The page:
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Home Schooling and the Public Library

The partnership between home schooling families and public libraries can be vibrant and beneficial.

Home schooling children account for an estimated 1.5 - 2 million students. It is predicted that this figure is increasing by about 10% each year. Many parents cope with their disparate views of public and private education. These parents often lack the funds to acquire a private school education for their children.

Home schooling is now legal in all fifty states. However, the rules and regulations that apply to home schools differ from state to state. The public library reference collection may include information sources that will assist parents interested in home schooling. Is is the responsibility of families to be familiar with these laws. While librarians may not offer legal advice, they can provide information about organizations that offer assistance.

Support groups are available in communities and online. This may mean requests to use meeting rooms in the library. The public library must ensure that policies for the use of meeting space is dealt with fairly and even handedly. What are the policies for group size, food, length of meetings, the presence of children? Deciding these issues ahead of time, and being clear in the requirements, will ensure that the patrons and library staff work from a position of trust and understanding.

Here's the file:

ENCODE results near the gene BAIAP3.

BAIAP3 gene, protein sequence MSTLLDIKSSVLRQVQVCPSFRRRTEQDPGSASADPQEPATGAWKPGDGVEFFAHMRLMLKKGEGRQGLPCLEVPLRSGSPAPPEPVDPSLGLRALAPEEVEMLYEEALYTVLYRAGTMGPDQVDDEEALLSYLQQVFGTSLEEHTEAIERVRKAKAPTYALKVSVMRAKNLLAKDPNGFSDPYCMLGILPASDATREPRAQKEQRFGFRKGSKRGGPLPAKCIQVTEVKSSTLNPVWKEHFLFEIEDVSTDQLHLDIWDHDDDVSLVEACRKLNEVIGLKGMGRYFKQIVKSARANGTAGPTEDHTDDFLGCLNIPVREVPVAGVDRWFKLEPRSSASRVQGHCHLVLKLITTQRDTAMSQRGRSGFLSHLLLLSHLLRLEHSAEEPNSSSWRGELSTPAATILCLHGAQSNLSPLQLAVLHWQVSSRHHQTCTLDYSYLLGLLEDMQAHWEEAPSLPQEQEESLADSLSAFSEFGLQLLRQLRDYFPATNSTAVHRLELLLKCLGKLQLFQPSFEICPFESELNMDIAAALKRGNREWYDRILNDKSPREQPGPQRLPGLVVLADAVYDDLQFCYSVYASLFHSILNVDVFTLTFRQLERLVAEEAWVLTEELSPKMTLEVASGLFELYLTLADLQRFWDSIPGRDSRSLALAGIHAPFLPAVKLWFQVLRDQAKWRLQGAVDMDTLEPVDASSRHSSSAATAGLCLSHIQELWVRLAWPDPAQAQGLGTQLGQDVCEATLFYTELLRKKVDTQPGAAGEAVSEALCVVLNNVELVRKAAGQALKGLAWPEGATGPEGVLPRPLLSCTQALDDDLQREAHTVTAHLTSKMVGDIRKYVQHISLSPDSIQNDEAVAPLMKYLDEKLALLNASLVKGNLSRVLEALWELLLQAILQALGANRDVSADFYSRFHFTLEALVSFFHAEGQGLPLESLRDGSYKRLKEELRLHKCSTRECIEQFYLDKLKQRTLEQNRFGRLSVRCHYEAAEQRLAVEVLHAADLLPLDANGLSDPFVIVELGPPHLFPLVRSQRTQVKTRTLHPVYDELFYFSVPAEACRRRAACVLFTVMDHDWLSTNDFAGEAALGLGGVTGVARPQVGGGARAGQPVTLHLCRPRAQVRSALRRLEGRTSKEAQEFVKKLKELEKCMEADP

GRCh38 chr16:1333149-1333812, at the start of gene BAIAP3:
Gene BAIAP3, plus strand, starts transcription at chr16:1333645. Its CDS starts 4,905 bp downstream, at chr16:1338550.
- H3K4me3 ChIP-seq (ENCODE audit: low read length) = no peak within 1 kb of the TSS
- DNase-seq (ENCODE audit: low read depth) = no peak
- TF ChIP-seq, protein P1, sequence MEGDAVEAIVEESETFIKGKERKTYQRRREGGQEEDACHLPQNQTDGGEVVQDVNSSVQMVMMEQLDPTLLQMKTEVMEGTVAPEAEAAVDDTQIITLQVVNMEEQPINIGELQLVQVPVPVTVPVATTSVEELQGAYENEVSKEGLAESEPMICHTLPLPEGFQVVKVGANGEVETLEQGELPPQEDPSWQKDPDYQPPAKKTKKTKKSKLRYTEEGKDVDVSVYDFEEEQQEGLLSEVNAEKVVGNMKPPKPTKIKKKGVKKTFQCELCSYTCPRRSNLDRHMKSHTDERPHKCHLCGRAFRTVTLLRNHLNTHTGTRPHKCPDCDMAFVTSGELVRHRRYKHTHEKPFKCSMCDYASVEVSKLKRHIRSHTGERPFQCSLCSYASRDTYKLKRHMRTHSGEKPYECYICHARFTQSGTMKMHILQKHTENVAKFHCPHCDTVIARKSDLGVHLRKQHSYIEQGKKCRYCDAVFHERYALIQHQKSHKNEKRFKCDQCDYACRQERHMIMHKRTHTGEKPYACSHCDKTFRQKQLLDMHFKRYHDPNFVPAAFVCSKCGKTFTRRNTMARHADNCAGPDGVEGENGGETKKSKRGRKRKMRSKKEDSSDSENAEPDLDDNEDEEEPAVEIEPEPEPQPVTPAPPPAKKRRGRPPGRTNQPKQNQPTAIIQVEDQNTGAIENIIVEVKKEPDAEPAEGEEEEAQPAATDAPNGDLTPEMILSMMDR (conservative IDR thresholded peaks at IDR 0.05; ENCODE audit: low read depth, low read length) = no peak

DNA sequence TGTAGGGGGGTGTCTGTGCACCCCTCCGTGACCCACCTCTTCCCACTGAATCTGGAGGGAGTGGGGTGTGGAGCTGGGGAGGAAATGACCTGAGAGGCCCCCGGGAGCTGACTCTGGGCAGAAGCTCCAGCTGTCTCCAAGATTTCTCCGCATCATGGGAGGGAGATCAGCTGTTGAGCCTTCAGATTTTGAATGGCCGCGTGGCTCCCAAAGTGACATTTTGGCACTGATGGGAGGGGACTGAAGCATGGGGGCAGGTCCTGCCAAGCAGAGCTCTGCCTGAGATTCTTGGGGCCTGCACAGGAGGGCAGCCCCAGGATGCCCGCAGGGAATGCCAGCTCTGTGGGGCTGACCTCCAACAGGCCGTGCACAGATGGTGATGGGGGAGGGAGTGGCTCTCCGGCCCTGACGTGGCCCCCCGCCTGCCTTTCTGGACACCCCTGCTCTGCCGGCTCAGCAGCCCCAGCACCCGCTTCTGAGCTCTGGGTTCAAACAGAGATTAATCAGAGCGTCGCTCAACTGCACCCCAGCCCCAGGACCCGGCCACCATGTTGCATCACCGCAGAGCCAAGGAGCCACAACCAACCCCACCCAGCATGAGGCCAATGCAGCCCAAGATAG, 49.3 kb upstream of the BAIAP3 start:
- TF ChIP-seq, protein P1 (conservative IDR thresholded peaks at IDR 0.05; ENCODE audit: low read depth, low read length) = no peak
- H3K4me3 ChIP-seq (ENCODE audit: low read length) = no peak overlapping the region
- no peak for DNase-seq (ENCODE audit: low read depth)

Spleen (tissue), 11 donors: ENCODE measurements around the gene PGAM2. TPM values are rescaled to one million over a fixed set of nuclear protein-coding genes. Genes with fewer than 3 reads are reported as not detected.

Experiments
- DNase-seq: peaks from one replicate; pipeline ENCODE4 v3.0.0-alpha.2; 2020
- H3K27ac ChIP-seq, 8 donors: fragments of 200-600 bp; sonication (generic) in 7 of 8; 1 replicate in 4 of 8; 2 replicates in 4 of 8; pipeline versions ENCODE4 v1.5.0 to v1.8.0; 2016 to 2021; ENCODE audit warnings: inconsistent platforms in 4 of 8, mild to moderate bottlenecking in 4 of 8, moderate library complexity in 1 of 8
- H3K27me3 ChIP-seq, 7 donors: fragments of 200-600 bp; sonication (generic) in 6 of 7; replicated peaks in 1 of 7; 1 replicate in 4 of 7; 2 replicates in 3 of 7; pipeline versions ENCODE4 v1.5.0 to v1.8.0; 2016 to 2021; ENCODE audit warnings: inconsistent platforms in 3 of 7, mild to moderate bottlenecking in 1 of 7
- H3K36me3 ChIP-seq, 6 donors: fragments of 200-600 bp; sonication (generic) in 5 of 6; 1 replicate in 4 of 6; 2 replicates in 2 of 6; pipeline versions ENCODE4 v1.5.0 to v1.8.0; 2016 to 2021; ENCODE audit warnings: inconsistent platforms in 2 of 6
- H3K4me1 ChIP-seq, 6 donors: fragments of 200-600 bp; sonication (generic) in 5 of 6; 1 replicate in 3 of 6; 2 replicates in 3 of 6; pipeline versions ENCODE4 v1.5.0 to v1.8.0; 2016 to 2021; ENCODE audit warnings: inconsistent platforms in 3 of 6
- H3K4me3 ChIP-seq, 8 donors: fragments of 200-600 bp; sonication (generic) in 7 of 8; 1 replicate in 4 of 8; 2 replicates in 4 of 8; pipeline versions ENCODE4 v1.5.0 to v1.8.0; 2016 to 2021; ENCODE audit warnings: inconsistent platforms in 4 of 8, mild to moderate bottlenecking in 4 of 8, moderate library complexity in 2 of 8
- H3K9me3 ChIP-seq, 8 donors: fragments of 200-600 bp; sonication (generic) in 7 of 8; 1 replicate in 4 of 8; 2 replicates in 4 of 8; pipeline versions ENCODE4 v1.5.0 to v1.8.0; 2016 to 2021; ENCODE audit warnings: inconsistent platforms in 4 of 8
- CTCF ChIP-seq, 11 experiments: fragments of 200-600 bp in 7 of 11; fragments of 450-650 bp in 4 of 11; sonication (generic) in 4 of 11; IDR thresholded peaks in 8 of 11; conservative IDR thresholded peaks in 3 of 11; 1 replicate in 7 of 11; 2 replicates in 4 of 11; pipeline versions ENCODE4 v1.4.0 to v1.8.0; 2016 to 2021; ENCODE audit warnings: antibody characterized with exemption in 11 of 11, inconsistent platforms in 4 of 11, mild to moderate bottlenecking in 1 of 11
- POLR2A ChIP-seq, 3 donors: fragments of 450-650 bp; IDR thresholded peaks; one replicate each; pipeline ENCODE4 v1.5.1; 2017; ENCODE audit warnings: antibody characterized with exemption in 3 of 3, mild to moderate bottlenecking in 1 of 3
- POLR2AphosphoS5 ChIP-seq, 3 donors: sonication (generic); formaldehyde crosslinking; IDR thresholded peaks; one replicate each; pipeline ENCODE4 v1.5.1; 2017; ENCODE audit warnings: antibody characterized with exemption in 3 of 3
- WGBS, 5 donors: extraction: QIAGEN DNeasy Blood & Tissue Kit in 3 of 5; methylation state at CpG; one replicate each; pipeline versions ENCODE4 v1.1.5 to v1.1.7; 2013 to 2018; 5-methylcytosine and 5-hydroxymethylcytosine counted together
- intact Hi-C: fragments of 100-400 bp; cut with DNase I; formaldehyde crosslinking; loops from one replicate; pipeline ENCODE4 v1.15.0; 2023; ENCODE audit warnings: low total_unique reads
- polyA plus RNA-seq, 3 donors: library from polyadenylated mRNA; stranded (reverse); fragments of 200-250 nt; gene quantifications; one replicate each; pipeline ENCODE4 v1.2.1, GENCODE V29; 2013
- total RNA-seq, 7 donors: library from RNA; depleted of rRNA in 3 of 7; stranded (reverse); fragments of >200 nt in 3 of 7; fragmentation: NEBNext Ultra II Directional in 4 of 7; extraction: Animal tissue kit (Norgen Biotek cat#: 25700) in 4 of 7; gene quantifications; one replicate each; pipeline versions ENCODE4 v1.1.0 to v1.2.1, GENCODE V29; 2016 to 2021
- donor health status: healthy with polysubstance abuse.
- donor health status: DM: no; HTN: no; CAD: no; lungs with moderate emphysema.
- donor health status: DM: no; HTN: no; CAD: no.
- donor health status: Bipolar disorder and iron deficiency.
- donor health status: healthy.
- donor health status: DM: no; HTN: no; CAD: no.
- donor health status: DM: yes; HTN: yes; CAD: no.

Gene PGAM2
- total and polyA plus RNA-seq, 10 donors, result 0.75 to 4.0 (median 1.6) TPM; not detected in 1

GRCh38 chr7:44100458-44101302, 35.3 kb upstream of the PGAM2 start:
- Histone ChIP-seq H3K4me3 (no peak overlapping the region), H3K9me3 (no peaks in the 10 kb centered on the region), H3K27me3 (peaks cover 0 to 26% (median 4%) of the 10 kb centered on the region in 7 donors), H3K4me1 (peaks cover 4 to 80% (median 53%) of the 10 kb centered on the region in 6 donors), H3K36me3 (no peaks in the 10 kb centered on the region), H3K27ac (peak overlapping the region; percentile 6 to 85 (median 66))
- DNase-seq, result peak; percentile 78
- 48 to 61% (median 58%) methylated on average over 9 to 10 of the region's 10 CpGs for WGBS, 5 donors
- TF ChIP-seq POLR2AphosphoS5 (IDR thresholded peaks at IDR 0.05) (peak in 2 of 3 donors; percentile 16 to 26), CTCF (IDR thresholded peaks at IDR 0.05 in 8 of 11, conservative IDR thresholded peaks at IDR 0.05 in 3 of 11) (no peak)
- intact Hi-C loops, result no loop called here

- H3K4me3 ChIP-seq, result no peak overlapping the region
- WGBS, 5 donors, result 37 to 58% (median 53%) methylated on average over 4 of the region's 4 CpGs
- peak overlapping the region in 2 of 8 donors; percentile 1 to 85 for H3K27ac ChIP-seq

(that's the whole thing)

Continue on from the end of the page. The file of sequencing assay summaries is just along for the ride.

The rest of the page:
For many public libraries, the increase in home schooling has meant higher circulation numbers and interlibrary loan requests. The home schoolers are natural consumers of virtual libraries and online data bases. The public library may offer training in the use of databases and effective Internet searches. In turn, when it is time to contact state legislators to support funding, the librarian can turn to their home school friends for assistance in writing letters.

For many home school families, the public library becomes the "school resource center." They utilize the many resources for learning. Take time to survey the needs of this population. Is Animal Farm required reading? Can the collection benefit from more books about rocks and minerals?

By supporting your home school families, you build bridges to members of your community. These community stakeholders in turn can be pivotal in building support for tax referendums, book fairs, etc.

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Content copyright © 2013 by Paula Laurita. All rights reserved.
This content was written by Paula Laurita. If you wish to use this content in any manner, you need written permission. Contact Christine Sharbrough for details.



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